molecules and form hydrogen bonds with the latter.
Thus from Li+ to Cs’, the association of the water
molecules with one another is increasingly favored in
relation to the insertion of water molecules between
the cation and the neighboring anions.
This discussion explains the anomalous behavior of
this band in the case of the alkali metal ions, since the
transition from Li+ to Csf is accompanied by increasing formation of a network of “pure” water structure.
The OH stretching vibration band of these water
molecules is situated, however, at lower wave numbers
than that of the water molecules inserted between the
cation and the neighboring -SO3- ions, and therefore
an opposing shift is superimposed. The two shifts
practically cancel each other out, with the result that
the position of the band is almost the same for all the
alkali metal ions.
The formation of the “pure” water structure is still
more noticeable in the case of the alkylammonium
ionsr321. The band is situated at 3449 cm-1 for the
( C H 3 ) 4 N + salt and even at 3430cm-1 for the ( C 2 H 5 ) 4 N +
salt. Thus, as expected, it has shifted much farther
toward the wave number for pure liquid water than in
the case of the Cs+salt. The position of the OH stretching vibration band is a measure of the water-structure
forming action of the apolar groups in these ions.
This water-structure formation is the cause of the
hydrophobic interaction 134-361. One should therefore
expect a stronger interaction of the alkylammonium
than of the alkali metal ions with the -SO3- ions, and
this is what is actually found, as is shown by the splitting of the antisymmetric SO stretching vibration band
of the -SO3- ion 1321.
2.7. Hydration with Increasing Degree of Hydration
of the OH groups in hydrogen bonds of the
hydration water consequently moves toward higher
wave numbers with increasing hydration. In other
words, the shift of the band toward smaller wave
numbers decreases with increasing hydration.
2. Two or more layers of water molecules are inserted between the cations and the neighboring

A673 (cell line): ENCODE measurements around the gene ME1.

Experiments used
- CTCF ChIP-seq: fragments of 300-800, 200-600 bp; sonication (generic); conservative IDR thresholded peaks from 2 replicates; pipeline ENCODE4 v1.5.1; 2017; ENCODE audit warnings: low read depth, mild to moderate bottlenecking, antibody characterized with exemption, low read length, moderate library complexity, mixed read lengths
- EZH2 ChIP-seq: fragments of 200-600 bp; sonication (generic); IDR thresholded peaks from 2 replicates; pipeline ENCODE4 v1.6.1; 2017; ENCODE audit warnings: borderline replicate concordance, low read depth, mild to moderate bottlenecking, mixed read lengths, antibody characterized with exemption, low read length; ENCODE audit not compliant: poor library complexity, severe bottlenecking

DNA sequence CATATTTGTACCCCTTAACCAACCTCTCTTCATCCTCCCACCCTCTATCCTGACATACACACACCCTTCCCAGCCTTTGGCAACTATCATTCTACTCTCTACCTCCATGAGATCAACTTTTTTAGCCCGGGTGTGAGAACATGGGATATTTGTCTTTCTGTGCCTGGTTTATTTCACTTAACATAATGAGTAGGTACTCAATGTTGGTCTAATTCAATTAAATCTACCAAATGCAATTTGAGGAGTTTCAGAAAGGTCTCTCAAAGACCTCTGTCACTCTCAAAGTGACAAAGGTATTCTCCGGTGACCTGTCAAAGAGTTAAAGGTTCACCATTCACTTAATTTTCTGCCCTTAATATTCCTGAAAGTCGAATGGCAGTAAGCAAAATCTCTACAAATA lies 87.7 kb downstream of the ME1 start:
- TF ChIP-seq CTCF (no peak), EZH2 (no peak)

anions, i.e. a “second hydration shell” is formed [381.
It is possible to follow this in the presence of cations
having a very strong field, e.g. in the AP+ salt. The OH
stretching vibration band of the hydration water molecules of attachment type I1 appears at about 3430 cm-1
with increasing degree of hydration. In the case of
cations having strong fields, the band due to the OH
stretching vibration of the hydration water molecules
of attachment type I appears merely as a more or less
pronounced shoulder on the low wave number flank
of the hydration water band complex.
3. The Acids
When the acid proton is present on the anions, it rearranges the bonding electrons in such a way that the
groupings (6)-(10) are formed from the fixed ions
(1)-(5) (Fig. 2 and Table 1). The acid proton greatly
reduces the mesomeric bond resonance of its anion [191.
0
4
-S<O
OH
0
//
-se\=o
OH
SH
-60
OH
0
4
-sex
OH
H
-P<O
OH
As the number of water molecules increases, the bond-
ing between the cations and the anions becomes looser;
this leads to two changes in the bands of the hydration
water molecules.
1. If more water molecules are inserted between the
cation and the anions, the polarizing effect of the
cation is distributed over these water molecules, with
the result that the hydrogen bonds formed by the OH
groups of these water molecules become weaker 1371.
The acceptor property of the 0 aioms of the anions